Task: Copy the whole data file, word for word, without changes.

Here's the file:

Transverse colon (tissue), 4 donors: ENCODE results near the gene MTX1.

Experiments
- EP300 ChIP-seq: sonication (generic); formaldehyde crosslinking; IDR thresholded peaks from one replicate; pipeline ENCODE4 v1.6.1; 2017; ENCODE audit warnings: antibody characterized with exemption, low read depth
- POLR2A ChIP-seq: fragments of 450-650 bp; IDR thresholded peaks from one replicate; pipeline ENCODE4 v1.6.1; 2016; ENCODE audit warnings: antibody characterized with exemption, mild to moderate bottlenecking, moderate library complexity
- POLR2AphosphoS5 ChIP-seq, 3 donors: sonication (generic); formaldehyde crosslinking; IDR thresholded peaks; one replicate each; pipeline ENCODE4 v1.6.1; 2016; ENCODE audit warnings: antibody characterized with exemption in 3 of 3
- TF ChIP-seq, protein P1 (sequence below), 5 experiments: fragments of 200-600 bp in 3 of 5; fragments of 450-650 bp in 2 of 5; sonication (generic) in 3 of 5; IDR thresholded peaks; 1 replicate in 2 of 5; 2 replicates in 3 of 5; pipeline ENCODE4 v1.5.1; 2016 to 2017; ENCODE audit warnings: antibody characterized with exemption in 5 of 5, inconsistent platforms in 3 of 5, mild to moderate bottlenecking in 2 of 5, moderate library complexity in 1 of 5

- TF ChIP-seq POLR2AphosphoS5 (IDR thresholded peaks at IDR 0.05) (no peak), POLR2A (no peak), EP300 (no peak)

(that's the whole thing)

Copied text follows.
Transverse colon (tissue), 4 donors: ENCODE results near the gene MTX1.

Experiments
- EP300 ChIP-seq: sonication (generic); formaldehyde crosslinking; IDR thresholded peaks from one replicate; pipeline ENCODE4 v1.6.1; 2017; ENCODE audit warnings: antibody characterized with exemption, low read depth
- POLR2A ChIP-seq: fragments of 450-650 bp; IDR thresholded peaks from one replicate; pipeline ENCODE4 v1.6.1; 2016; ENCODE audit warnings: antibody characterized with exemption, mild to moderate bottlenecking, moderate library complexity
- POLR2AphosphoS5 ChIP-seq, 3 donors: sonication (generic); formaldehyde crosslinking; IDR thresholded peaks; one replicate each; pipeline ENCODE4 v1.6.1; 2016; ENCODE audit warnings: antibody characterized with exemption in 3 of 3
- TF ChIP-seq, protein P1 (sequence below), 5 experiments: fragments of 200-600 bp in 3 of 5; fragments of 450-650 bp in 2 of 5; sonication (generic) in 3 of 5; IDR thresholded peaks; 1 replicate in 2 of 5; 2 replicates in 3 of 5; pipeline ENCODE4 v1.5.1; 2016 to 2017; ENCODE audit warnings: antibody characterized with exemption in 5 of 5, inconsistent platforms in 3 of 5, mild to moderate bottlenecking in 2 of 5, moderate library complexity in 1 of 5

- TF ChIP-seq POLR2AphosphoS5 (IDR thresholded peaks at IDR 0.05) (no peak), POLR2A (no peak), EP300 (no peak)